Listen, lots of people don’t use gait belts, but smart new grads do. Unless you used to be an aide or PTA for YEARS and are super strong, a gait belt is simply the way to go. So hopefully, your answer will include the fact that you monitored the patient’s vitals before getting them up, but deemed them safe before walking them. Your answer will also include hollering for help/a chair,¬†holding the patient by the gait belt, and, if necessary, lowering the patient slowly to the ground. And then don’t forget to mention that you’d ensure the patient is safely helped back to bed and checked out, then you’d fill out an incident report ūüôĀ
Be prepared to have a few questions of your own. Here are a few good ones:
1. What is the best thing about working here? And what are the challenges that are unique to this particular job and how do you work to address them?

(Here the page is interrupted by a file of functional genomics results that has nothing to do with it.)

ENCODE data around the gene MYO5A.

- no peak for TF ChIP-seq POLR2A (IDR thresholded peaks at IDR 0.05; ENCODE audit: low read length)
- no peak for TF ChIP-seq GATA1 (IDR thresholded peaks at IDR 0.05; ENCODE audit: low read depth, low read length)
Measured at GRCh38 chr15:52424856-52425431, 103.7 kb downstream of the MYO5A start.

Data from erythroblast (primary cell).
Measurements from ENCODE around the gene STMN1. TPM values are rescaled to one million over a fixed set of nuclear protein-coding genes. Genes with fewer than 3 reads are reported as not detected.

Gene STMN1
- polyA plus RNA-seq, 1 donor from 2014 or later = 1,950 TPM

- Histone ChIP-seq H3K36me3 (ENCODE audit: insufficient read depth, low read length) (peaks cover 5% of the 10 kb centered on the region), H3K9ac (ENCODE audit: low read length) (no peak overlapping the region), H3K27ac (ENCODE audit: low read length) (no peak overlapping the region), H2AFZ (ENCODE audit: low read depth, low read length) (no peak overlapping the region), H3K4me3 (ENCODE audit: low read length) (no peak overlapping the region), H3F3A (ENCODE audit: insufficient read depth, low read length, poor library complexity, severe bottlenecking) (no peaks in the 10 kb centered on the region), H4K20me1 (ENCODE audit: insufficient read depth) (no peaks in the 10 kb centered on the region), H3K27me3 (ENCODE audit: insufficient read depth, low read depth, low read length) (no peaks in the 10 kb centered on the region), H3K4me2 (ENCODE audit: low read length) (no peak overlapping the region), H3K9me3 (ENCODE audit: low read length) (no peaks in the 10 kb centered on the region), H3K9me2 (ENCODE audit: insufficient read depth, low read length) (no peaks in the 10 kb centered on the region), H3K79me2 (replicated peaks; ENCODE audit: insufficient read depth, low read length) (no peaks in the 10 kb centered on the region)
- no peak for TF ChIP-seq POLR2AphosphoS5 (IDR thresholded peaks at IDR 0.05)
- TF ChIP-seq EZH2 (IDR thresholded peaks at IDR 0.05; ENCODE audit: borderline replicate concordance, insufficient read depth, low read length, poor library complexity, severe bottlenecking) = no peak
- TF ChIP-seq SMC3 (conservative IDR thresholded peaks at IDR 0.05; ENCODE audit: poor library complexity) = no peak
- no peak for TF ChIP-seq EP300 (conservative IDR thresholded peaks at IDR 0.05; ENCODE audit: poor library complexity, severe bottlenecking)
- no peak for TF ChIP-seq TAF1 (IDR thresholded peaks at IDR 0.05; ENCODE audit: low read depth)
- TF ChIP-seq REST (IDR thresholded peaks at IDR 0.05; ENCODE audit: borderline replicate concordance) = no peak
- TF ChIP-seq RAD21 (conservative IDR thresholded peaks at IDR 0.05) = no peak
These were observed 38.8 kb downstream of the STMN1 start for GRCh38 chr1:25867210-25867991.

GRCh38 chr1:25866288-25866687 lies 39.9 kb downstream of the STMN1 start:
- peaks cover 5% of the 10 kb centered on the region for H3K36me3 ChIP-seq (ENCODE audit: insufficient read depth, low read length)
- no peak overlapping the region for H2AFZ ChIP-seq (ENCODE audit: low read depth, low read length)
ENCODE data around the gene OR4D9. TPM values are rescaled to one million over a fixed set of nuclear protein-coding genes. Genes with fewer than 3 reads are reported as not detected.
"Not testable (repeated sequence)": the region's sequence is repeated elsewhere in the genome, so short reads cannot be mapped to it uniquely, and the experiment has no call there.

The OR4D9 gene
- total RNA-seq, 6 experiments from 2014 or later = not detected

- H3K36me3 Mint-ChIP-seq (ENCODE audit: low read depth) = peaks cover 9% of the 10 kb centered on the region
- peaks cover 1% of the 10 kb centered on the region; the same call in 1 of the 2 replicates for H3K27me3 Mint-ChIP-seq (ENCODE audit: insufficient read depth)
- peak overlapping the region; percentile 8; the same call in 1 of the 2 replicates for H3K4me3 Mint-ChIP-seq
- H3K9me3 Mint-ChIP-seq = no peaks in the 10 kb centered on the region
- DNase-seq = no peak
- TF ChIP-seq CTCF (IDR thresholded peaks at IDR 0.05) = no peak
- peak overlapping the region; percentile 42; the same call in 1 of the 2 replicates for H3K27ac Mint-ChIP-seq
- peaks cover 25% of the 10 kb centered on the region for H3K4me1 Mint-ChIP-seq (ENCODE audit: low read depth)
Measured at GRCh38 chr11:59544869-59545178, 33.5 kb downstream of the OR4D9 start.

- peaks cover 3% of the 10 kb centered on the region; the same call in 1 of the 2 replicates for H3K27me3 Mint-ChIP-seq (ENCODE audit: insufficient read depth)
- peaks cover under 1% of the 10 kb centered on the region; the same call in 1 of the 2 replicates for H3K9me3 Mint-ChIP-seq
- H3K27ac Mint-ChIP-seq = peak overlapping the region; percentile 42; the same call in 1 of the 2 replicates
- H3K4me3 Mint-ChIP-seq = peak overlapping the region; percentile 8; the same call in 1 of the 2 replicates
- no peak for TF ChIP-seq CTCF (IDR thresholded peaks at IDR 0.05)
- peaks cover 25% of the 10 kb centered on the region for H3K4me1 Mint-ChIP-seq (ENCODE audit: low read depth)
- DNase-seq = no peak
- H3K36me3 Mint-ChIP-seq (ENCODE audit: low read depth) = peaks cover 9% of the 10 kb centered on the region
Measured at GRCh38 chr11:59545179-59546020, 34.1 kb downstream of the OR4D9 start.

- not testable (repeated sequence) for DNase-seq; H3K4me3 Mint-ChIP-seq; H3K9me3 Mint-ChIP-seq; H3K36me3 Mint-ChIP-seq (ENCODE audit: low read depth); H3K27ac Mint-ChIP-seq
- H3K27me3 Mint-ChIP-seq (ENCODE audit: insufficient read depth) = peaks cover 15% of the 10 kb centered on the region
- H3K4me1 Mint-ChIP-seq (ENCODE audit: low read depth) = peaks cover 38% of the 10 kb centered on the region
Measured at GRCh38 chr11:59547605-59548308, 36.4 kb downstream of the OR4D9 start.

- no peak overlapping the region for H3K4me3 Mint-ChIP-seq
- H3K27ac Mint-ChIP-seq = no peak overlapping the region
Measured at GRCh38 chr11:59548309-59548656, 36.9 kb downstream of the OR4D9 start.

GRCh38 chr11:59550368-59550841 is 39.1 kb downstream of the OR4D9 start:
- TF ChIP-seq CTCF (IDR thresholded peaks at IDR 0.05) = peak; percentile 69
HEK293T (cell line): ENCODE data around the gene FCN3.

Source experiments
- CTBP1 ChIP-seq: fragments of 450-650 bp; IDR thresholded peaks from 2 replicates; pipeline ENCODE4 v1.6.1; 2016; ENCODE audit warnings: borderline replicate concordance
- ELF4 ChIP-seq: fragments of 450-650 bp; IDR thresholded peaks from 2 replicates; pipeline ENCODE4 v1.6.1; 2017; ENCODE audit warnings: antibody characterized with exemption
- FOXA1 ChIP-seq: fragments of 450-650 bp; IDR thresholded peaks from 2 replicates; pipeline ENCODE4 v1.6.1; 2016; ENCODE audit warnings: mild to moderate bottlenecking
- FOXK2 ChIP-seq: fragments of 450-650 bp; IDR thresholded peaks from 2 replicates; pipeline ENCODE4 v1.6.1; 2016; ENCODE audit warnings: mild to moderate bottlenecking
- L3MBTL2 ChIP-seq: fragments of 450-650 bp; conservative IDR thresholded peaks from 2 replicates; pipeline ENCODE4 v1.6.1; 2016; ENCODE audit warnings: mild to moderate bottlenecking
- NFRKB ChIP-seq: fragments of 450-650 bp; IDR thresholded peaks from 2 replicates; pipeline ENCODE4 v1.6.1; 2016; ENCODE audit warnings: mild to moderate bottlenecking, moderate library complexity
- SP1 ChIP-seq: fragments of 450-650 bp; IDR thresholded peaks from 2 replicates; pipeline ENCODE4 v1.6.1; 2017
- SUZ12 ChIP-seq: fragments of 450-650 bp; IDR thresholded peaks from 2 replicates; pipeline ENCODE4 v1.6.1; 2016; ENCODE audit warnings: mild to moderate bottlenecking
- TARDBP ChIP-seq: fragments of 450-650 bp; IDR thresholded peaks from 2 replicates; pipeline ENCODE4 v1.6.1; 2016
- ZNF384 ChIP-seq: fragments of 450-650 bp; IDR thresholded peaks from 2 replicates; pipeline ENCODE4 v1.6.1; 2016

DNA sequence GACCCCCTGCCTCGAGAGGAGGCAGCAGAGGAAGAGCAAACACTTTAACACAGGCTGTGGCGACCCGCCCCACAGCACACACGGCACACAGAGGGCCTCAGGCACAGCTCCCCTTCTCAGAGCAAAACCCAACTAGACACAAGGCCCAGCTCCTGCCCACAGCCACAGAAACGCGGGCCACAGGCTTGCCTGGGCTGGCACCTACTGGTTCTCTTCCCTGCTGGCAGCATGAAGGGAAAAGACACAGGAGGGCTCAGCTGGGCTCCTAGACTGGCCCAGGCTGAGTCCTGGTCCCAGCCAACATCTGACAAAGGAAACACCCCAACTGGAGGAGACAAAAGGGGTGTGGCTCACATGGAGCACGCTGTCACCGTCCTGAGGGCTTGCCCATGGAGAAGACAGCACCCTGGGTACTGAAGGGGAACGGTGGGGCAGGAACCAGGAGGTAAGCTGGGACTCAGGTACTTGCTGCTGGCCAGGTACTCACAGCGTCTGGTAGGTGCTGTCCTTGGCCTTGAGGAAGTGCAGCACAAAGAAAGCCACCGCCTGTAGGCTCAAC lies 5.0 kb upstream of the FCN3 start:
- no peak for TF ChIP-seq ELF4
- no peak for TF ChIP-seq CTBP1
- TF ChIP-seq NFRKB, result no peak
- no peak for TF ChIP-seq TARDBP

Obviously, a red flag would be that they have no plan to address department challenges! And make sure that you detect a warm, honest response about organization’s strengths!
2. To whom will I directly report?
There should be a direct pecking order, meaning you will likely have a supervisor, and they, in turn, will have a manager. But you also may have a lead therapist, and clinical questions may be directed to him/her.
It’s good to know these things in general, and it shows professionalism to take the initiative to ask about it during an interview.
3. What does success look like in this role?
This will give you a very good idea about what the hospital values. Listen carefully, because if the first thing out of your interviewer’s mouth is about therapist productivity, you may not get the mentorship or support you want.
4. I really want this job! When do you expect to make your decision?
This will show initiative and enable you to put your mind at ease if you don’t hear anything for a¬†week or two.
If the call was from a director of the department, you‚Äôll want to be prepared to answer clinical questions.